She said: ‘The general practice nursing workforce has not escaped the effects of the pay cap. Many nursing staff are struggling to afford the cost of living and are leaving the nursing profession.
If we are to tackle staff shortages across all sectors the pay cap must be scrapped.’

A nurse practitioner who asked to remain anonymous told Nursing In Practice: ‘General practices could help with retention and encourage the expansion of practice nursing if they paid Agenda for Change rates. If you are a young nurse who may need maternity leave, then a lot of general practices only pay statutory rates.’

The NHS Alliance has called for a standardised agreement on pay, terms and conditions for practice nurses because their terms and conditions continue to vary today as they did 20 years ago.

‘The requirement to have a clearly set out job description, competency framework and a contract of employment is still variable,’ NHS Alliance chair and Queen’s nurse Heather Henry said.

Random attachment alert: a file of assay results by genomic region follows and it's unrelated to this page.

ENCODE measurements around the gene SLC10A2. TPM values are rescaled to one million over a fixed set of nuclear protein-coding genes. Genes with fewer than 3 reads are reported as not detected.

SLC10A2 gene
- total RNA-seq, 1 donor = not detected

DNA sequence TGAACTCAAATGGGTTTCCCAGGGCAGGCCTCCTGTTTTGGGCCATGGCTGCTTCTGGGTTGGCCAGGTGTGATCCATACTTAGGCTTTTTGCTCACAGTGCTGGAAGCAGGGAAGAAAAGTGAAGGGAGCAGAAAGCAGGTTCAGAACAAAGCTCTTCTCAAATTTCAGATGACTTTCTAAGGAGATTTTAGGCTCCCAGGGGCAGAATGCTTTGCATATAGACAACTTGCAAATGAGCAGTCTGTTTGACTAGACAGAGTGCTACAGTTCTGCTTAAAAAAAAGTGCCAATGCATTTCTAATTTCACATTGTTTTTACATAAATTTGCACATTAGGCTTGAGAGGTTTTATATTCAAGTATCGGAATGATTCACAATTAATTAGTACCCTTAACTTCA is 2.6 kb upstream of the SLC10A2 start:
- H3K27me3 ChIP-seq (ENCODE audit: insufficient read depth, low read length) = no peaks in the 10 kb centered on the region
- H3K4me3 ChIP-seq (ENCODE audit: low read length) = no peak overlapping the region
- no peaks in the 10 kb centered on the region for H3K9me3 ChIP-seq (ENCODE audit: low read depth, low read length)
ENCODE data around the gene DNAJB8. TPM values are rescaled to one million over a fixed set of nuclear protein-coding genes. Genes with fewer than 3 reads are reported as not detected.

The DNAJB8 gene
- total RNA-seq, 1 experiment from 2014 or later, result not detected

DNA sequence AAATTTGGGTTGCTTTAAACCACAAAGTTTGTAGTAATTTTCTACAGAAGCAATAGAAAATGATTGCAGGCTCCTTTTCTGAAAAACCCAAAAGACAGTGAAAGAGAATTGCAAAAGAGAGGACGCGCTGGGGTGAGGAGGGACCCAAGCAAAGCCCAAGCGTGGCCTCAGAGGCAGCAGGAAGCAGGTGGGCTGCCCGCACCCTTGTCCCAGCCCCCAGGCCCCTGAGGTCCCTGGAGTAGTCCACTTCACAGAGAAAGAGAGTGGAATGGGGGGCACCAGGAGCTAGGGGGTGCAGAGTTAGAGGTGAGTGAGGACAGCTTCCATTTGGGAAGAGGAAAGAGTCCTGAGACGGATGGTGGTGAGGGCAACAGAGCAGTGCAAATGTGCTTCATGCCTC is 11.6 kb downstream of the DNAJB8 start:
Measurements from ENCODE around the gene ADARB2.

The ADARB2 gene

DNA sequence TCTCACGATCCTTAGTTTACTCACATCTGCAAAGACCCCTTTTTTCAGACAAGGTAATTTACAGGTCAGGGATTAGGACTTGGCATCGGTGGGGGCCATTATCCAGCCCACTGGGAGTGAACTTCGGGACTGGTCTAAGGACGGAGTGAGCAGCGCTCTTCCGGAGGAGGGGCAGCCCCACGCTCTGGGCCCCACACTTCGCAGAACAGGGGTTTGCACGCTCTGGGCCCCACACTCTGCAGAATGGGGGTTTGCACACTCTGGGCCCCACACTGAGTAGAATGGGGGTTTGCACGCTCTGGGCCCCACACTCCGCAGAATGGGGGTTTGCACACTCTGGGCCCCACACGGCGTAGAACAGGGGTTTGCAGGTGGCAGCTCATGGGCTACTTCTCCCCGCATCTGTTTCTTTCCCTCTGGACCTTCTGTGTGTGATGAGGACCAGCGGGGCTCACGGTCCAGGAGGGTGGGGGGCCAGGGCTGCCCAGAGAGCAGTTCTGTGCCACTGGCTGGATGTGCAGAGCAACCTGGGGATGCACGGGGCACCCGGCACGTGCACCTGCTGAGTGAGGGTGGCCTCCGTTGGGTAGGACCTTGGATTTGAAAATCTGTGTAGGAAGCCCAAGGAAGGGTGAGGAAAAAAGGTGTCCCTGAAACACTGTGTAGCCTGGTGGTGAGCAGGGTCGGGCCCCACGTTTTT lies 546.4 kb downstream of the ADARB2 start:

But she added that there would need to be an incentive for practices to implement the necessary changes if they were going to happen.

As part of the work leading up to the 10-point plan last year, NHS England commissioned Ipsos Mori to form a series of focus groups to identify the issues related to recruitment, retention and return for practice nurses.

The research provided evidence direct from practice nurses about their roles and the challenges they face. The findings led to proposals to help:

  • Increase the number of pre-registration nurse placements.
  • Improve retention of the existing nursing workforce.